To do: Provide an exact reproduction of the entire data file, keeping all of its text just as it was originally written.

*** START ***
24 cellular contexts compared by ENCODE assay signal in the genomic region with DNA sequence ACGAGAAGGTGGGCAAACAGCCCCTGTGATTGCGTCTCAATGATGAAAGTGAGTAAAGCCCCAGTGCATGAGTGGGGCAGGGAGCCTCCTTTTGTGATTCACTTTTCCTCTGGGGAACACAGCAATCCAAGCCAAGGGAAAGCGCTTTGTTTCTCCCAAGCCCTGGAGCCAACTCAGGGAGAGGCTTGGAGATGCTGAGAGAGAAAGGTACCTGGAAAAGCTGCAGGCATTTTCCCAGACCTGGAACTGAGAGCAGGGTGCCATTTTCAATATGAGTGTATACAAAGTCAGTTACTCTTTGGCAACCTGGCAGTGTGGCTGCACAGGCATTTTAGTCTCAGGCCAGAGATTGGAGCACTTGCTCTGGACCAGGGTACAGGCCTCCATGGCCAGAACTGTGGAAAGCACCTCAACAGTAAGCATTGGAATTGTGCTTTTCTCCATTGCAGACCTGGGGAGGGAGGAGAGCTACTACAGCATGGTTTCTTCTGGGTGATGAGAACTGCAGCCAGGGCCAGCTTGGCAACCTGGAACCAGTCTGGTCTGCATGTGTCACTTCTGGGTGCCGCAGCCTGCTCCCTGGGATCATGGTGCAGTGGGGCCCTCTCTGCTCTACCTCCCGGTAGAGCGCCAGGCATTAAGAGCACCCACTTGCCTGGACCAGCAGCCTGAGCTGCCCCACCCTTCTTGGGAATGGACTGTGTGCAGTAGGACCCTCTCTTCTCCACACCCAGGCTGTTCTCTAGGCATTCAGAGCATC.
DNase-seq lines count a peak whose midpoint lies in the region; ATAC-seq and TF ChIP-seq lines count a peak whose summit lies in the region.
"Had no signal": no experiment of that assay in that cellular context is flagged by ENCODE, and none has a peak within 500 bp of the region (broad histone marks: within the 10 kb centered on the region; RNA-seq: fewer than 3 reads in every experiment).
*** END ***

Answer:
24 cellular contexts compared by ENCODE assay signal in the genomic region with DNA sequence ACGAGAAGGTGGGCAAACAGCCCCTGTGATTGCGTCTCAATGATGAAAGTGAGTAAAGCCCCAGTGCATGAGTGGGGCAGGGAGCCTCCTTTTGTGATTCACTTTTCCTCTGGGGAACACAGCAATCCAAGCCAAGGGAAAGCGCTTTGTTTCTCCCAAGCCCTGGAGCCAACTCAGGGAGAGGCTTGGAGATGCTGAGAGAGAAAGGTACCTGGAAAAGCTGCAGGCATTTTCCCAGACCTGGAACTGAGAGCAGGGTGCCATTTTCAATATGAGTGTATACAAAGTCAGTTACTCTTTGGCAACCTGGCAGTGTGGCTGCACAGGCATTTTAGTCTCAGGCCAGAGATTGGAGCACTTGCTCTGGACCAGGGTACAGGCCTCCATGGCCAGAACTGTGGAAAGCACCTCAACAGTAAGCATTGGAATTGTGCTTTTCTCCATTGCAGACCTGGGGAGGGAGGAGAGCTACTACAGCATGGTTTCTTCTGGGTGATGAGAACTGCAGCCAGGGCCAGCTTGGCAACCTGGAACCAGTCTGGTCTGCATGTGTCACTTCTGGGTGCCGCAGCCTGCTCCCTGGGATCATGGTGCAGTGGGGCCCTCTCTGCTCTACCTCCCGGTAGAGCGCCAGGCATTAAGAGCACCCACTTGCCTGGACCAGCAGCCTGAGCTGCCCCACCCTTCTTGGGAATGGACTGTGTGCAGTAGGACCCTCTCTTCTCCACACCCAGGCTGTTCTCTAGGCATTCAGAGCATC.
DNase-seq lines count a peak whose midpoint lies in the region; ATAC-seq and TF ChIP-seq lines count a peak whose summit lies in the region.
"Had no signal": no experiment of that assay in that cellular context is flagged by ENCODE, and none has a peak within 500 bp of the region (broad histone marks: within the 10 kb centered on the region; RNA-seq: fewer than 3 reads in every experiment).